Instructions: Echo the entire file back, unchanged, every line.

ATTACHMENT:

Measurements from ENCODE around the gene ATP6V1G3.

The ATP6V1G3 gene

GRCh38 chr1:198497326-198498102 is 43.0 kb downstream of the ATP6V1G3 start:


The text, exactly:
Measurements from ENCODE around the gene ATP6V1G3.

The ATP6V1G3 gene

GRCh38 chr1:198497326-198498102 is 43.0 kb downstream of the ATP6V1G3 start: